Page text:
Who Benefits Most from CaaS?

In the second article of this series, we looked at the differences between Content as a Service and conventional web content management systems. In this article, we will discuss how these different approaches influence content operations. Content operations are often difficult for content teams to manage successfully. How easy is it to manage your content operations? The degree of challenge you experience quite likely depends on the size of the organization you work in. 

Michael AndrewsPublished on Sep 27, 2019

Some organizations only create one kind of content. They have one basic thing they need to talk about, and their content operations are reasonably straightforward to manage. That’s true for many small enterprises, and it can be true for some highly focused medium sized enterprises as well.

But large enterprises generally find they need to manage many kinds of content. They have different product lines, divisions, initiatives, and different regional responsibilities. Simple ways of managing content don’t scale up successfully when organizations need to manage a diverse range of content. A fresh approach to managing content is necessary.

Even if a specific content team has well-defined responsibilities and is not accountable for all the content their organization creates, they often find that their capacity to do their work is limited by what others are doing. The work of different teams is not connected and each team is consequently less effective at the task they’re carrying out.

Content as a Service (CaaS) provides a different approach to working with content. It’s much more collaborative. To get the most out of CaaS involves working as a team instead of employing separate individuals. Therefore, it’s important to know if CaaS is a good fit for your organization.

Is CaaS Right for Your Needs?

CaaS may not be a compelling option for small organizations where coordination is not a serious challenge. A traditional CMS can be a good choice for publishers with a single website that communicates a limited range of information. Everyone can use the same CMS, and the complexity that must be managed is limited.

CaaS is a great choice for larger organizations that need to manage a diverse range of content. A diversity of content means that content operations tend to be much more complex. Larger organizations face challenges that are hard to manage with traditional CMSs.

Large scale publishers encounter complexity in different forms. Their challenges include a diversity of content types, many different CMSs, and difficulty maintaining common standards. CaaS can help large organizations that need to manage a wide range of content and accommodate a wide scope of business users and audiences.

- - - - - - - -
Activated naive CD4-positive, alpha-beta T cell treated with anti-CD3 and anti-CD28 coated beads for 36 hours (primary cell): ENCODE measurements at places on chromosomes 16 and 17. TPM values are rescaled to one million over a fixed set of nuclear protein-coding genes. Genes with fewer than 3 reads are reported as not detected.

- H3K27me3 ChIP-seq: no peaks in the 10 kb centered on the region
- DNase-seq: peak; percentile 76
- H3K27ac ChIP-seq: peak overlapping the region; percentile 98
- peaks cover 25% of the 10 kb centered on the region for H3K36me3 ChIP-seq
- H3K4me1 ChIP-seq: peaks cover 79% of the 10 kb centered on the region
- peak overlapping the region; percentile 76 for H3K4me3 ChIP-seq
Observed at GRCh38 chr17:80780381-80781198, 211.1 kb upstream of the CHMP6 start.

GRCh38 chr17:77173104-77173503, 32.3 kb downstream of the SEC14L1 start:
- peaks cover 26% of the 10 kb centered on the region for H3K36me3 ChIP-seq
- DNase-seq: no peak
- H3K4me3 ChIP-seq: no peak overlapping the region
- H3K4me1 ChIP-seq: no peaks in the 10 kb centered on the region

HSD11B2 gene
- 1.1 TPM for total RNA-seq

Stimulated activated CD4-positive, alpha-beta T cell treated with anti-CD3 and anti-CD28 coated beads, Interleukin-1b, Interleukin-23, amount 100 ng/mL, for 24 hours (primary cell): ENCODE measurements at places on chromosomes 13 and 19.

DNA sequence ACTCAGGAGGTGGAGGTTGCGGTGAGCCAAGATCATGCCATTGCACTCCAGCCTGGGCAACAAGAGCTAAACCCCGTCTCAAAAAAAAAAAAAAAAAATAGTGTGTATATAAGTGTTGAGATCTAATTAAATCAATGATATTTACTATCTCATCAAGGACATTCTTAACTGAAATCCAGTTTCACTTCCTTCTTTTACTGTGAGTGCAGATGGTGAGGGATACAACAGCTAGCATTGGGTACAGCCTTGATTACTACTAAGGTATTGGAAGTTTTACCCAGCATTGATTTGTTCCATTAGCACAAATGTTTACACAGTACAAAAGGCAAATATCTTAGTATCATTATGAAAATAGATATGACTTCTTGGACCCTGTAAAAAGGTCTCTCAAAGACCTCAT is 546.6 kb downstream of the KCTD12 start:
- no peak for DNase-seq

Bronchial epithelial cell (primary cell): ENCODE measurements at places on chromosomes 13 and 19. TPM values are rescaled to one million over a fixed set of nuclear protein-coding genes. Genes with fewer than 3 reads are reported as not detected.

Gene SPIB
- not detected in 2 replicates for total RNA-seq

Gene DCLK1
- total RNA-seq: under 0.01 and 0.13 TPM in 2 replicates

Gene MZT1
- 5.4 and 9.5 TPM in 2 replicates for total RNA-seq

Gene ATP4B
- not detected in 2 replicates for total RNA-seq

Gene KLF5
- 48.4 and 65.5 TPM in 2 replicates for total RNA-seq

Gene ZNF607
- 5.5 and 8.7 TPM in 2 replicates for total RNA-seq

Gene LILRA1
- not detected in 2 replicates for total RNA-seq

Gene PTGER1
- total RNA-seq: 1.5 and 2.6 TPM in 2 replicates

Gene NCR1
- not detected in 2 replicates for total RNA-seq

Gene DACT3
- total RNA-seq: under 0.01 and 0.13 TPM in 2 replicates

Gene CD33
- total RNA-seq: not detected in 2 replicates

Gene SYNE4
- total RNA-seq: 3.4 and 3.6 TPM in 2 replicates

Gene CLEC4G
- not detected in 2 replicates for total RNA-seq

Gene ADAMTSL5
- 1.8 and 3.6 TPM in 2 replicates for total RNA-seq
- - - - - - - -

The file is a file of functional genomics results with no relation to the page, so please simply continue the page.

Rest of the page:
Benefit #1: Solving the Problem of When Initiatives Are Not Connected

Large organizations often have different concurrent—yet overlapping—marketing initiatives. They find their content sprawling across various silos because it has been created and managed in separate systems by many groups. Content related to customer education and service initiatives may be managed separately and disconnected from content associated with sales and marketing initiatives.

When enterprises have multiple websites, content teams are often unable to share content used by different websites that may be organized differently. CaaS supports the sharing content across the entire enterprise and can promote the use of a common structure for content so that it is consistent.

Benefit #2: Solving Multichannel and Omnichannel Publishing Challenges

Another challenge is delivering content to different channels. Large enterprises often have a diverse range of customers and need to be able to reach them in whatever channel that customers prefer. Using a CMS that was designed to support a single website does not provide large enterprises with the flexibility necessary to address multichannel and omnichannel opportunities.

Organizations are continually exploring or expanding their use of new channels. They need to be able to reach audiences who are accessing diverse channels, which could include voice, bots, or in-store communications. CaaS is designed to work with any channel. Crucial content can be delivered to many channels at once, and customized content can be tailored to the specific channel that customers are using.

Benefit #3: Delivering Consistent Content on Global Scale

Large organizations also face complexity because they operate in different regions and across national borders. They must deliver content on a global scale and ensure that their branding and messaging are consistent and that data and information are up to date. If different divisions operate separate content management systems to publish content, they run a significant risk that the organization’s content will be inconsistent.

CaaS allows different content teams to manage global content within a central content hub. Content becomes easy to share with teams located in different regions. There is only one version that everyone uses, and this version can be localized and translated as required. So, CaaS is ideal for the needs of multi-lingual publishers.

Unifying Content with CaaS

CaaS doesn’t try to gloss over diversity and recognizes that large global organizations have diverse needs. Such organizations don’t want a stripped down or inflexible solution. CaaS unifies content and opens it up to wider use. Doing so, CaaS allows large enterprises and organizations to take control of all their content.

In the next article, we will focus on how Content as a Service unlocks your websites’ content.

Written by

Michael Andrews

I’m Content Strategy Evangelist at I appreciate the value of great content. My mission is to help others produce the best content they can.

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